Essential Tools for the Home Gardener

Wendy S. Delmater
By Wendy S. Delmater on Thu, Dec 5, 2013 - 10:14pm

What do you consider to be the most useful tools for your kitchen garden? Here's a list of mine; add your own suggestions in the comments.

  1. hand trowel - good for planting, weeding, mixing in compost
  2. hand rake - excellent for raking out pulled weeds, leaves, and debris. Also good for planting things like lettuce seeds that get a light coating of soil: use the knuckle or the flat of the fork to loosen the top layer of soil, then cover the seeds.
  3. salad spinner - makes it easy to build a clean and healthy home-grown salad
  4. mandolin slicer - great for slicing things for canning or sun drying
  5. wheelbarrow - for bringing in new soil, compost, or large plants, and taking old ones to the compost pile
  6. electric tiller - good enough to break up lawns for more productive land use.
  7. flat-bladed shovel - we can turn soil to the very bottom of our raised beds without damaging the hardware cloth we stapled to the bottoms (to deter moles).
  8. Water-bath canner - to preserve much of what you grow and "taste a little of the summer" in the winter.
  9. Sun-drying rack - another way to preserve food like sun-dried tomatoes or dried figs.

7 Comments

marknclaire's picture
marknclaire
Status: Member (Offline)
Joined: Dec 3 2013
Posts: 3
I'd have to add

my food saver vacuum sealer. I can seal my jars with it, too. I finally broke down and bought one this year and don't know how I lived without it so long.

robie robinson's picture
robie robinson
Status: Diamond Member (Offline)
Joined: Aug 25 2009
Posts: 1148
hook-n-crook hoe

the absolutely best

robie robinson's picture
robie robinson
Status: Diamond Member (Offline)
Joined: Aug 25 2009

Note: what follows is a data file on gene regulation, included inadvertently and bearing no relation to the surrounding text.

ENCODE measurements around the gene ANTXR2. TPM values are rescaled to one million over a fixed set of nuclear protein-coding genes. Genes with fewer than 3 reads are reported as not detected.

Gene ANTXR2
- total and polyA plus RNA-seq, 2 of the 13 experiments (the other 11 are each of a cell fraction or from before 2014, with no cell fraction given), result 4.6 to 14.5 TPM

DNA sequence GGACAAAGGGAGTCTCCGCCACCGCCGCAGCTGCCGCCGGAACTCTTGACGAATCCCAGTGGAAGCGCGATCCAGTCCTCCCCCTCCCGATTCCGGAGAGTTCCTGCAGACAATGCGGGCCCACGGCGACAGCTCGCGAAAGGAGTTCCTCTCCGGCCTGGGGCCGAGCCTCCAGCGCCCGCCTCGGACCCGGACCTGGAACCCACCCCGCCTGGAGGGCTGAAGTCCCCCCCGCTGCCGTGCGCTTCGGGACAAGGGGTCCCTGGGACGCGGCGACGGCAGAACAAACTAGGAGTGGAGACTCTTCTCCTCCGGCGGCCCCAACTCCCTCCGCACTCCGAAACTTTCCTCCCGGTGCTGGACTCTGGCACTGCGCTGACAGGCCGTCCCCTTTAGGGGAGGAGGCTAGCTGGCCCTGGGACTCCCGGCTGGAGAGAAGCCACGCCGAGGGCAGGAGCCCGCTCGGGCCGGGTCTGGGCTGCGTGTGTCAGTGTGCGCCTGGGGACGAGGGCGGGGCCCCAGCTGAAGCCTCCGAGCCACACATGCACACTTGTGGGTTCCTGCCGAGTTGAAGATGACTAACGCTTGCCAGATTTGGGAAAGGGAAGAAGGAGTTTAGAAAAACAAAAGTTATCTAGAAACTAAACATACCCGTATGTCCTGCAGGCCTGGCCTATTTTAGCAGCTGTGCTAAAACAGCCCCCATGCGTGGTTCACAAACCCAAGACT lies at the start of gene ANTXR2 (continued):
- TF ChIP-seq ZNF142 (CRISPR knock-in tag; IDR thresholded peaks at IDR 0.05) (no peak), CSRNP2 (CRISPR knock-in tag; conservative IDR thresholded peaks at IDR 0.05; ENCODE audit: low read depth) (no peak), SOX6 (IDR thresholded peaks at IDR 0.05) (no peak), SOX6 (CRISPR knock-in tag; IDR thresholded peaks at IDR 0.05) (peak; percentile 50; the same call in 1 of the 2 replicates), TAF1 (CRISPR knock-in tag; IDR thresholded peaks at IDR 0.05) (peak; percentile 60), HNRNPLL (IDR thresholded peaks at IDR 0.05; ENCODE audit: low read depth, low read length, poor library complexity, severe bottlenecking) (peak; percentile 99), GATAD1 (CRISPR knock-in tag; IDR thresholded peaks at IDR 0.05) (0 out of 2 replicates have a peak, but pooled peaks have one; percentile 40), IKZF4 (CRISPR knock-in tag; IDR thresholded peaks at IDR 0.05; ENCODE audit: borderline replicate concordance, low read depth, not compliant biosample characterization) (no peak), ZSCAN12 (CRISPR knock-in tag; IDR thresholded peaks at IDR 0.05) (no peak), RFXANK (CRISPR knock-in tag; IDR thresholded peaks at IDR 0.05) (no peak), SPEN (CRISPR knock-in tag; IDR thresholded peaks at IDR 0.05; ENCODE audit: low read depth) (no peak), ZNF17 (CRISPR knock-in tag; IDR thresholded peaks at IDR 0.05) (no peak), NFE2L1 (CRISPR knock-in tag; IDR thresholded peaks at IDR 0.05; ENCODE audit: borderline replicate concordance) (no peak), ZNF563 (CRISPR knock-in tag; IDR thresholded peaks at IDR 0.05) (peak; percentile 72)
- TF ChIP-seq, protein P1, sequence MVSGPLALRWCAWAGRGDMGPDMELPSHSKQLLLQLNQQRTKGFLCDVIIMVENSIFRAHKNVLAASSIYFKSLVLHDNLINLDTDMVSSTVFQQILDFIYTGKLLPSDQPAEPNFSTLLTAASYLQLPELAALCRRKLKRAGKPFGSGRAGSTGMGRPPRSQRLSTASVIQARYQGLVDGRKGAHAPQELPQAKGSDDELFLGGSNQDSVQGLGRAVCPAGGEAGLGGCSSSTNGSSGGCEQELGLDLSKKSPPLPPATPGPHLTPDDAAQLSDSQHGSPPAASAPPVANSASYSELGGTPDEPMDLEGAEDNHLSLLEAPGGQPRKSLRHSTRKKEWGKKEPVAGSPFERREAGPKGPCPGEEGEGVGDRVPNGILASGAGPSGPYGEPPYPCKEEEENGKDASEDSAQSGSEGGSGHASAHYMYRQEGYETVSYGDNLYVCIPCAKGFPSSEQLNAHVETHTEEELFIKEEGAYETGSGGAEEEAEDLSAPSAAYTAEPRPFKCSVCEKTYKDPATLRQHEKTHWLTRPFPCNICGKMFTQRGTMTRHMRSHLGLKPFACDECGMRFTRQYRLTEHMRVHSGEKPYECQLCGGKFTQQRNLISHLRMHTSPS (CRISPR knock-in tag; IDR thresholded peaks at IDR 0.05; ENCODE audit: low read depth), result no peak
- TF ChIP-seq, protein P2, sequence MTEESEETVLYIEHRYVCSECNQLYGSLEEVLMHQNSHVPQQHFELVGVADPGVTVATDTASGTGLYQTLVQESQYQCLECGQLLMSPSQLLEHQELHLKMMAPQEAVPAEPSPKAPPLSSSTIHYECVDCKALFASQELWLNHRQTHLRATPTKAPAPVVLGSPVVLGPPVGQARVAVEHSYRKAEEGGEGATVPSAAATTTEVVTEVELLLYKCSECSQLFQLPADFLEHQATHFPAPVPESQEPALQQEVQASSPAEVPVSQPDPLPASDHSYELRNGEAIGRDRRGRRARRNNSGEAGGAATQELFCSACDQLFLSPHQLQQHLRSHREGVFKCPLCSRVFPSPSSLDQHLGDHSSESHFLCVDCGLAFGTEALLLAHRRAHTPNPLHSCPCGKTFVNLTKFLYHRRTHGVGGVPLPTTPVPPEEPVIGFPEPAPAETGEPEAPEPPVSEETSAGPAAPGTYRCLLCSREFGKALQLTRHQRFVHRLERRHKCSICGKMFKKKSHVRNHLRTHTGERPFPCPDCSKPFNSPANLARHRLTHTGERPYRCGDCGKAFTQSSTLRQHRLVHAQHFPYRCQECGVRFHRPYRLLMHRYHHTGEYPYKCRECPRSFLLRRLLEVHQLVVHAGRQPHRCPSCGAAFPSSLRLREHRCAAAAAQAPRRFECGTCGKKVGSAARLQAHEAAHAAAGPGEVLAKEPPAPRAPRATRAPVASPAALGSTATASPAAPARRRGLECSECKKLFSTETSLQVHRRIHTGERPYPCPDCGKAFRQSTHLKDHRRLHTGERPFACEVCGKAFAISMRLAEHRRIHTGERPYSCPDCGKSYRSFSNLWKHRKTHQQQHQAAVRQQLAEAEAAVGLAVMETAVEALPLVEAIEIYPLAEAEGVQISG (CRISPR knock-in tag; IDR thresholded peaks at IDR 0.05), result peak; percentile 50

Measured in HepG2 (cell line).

Posts: 1148
hook-n-crook hoe

the absolutely best

robie robinson's picture
robie robinson
Status: Diamond Member (Offline)
Joined: Aug 25 2009
Posts: 1148
pinecarr's picture
pinecarr
Status: Diamond Member (Offline)
Joined: Apr 13 2008
Posts: 2237
An early Christmas present!

Thanks for the tip; Robie!  I just ordered myself an early Christmas present!:)

It's funny, in the past -before starting to transition to a more resilient lifestyle- I would have been very hesitant to spend much money for a gardening tool (this costs $54+ S/H). Now?  I look at this as a solid investment, one that will reduce the work I have to do to achieve that resilient lifestyle (or at least make that work easier!), and is less subject to losing value like currencies and stocks and bonds may.

robie robinson's picture
robie robinson
Status: Diamond Member (Offline)
Joined: Aug 25 2009
Posts: 1148
Have had one

for two or three years. bought on a friends advice and have been well pleased. the blade has remained sharp whereas my colinear hoe has....well.....

We're breaking in a new milk cow (first frshening heifer)itsgonnabe a longmorning  robie

Hladini's picture
Hladini
Status: Bronze Member (Offline)
Joined: Dec 28 2011
Posts: 83
My Indespensables

My gardening list of must haves includes lots of cardboard, bales of straw/hay, and lots of compost.  I am gardening just under an acre of land and we prep our beds without tilling or hand turning the soil - we use cardboard then cover it with compost for the beds and other organic material for the pathways (leaf litter, wood mulch, straw/hay, or any thing else we happen to have on hand..... like the okra bushes we pulled). 

When we weed, we mostly use the "chop and drop" method - leaving root systems in the ground to decompose and build the soil. 

Love this new life!

 

 

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